These facts presented the issue of whether a government tort claim accrues at the time of injury or on the date that the administrative claim is denied. On this question, "we [held] that for purposes of A.S.C.A. § 43.1204 a claim accrues when the administrative claim is denied." Id. at 55. The continuing vitality of this holding, however, has been questioned in dicta in Randall v. American Samoa Government, 19 A.S.R.2d 111, 116 (Trial Div. 1991), pointing out that it could "have the odd effect of giving injured persons an indefinite amount of time in which to sue, since the Government Tort Liability Act does not specify a time limit for bringing administrative claims." While making its ruling the Mataipule court also expressed concern that such a ruling might allow a plaintiff to "dawdle indefinitely" without worrying about the limitations period. Mataipule, 16 A.S.R.2d at 53. To answer this concern, the Mataipule court declared that plaintiffs carry a legal duty to file administrative claims within a "reasonable time" or they will be barred by the doctrine of laches. Id. at 55. The Randall Court pointed out that, even if "a separate two-year limit for bringing the administrative claim could be imposed by analogy, the effect would be to give people injured by government employees four and one-half years to sue, in curious contrast to the two years given those who have been injured by private persons." Randall, 19 A.S.R.2d at 116. This scenario may well be the practical result of the Mataipule rule, which may someday need to be revisited. (1) In the present case, the suit was filed two years, nine months and seventeen days following the accident. Bradcock waited almost twenty-one months before filing his administrative claim, and after it was denied, waited almost 10 months to file this lawsuit. If we permit Bradcock to file his claim twenty-one months after the injury, and then allow him a fresh two years after the claim's denial to file his lawsuit, the result would, indeed, be to provide a four-year statute of limitations as feared in Randall, at 116. We need not reach the question of overruling Mataipule since Bradcock's claim is barred by the doctrine of laches, regardless of whether we hold that it accrued at the time he knew the essential facts about his injury, as suggested in Randall.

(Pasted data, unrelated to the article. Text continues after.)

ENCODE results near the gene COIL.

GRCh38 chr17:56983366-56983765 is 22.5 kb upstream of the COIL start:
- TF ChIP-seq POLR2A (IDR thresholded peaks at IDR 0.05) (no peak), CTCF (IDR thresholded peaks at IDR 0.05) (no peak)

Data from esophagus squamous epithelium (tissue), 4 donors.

Mataipule's "alternative holding," which was embraced in Randall, 19 A.S.R.2d at 117, is clearly valid law, and was a sufficient basis in itself for the decision in Mataipule.
The administrative claim was required by statute as part and parcel of plaintiff's remedial course, which would culminate in a lawsuit upon an unfavorable administrative decision. We hold that filing the claim with the Attorney General constituted the beginning of an action within A.S.C.A. § 43.1204, as the administrative claim was not an independent action but was the first and mandatory step in plaintiff's recourse to the courts.
Id. at 56. The foregoing rule operates to toll the statute of limitations during the period that a timely filed claim is before the Attorney General. Randall, 19 A.S.R.2d at 117; Mataipule 16 A.S.R.2d at 56. Since one year, eight months and 23 days passed between Bradcock's injury and his administrative claim, and more than nine months passed between denial of the administrative claim and this lawsuit, we hold that the two-year limitation period had expired when Bradcock filed the action and is, therefore, legally barred. Finding that Bradcock's claim is barred by laches regardless of its accrual date, and that he is late in filing this action even if the limitation period is tolled during the pendency of the administrative claim, the motion for summary judgment is granted.
It is so ordered.
1. If the Fono made a plain legislative pronouncement creating a limitation period for the filing of an administrative claim under the G.T.L.A., and indicating the time period after denial of the administrative claim within which a lawsuit must be commenced, this conjecture and confusion about how to apply the statute of limitations, in light of the mandatory administrative claim, would be eliminated. As we stated in Mataipule:
The G.T.L.A. is apparently wanting and requires fixing, but that is a
task constitutionally assigned to the Fono. Congress has clarified the
enactments dealing with government tort liability at the federal level.
The G.T.L.A. only partly reflects its federal counterpart in that the
imposition of an administrative review requirement was not accompanied
by a corresponding change in the limitations period.
Mataipule was decided almost five years ago, but the Fono has apparently not picked up our cue. We believe, however, that until the legislature exercises its line-drawing function, the exercise of enforcing the statute of limitations in light of G.T.L.A.'s administrative review requirement will remain a hazardous one.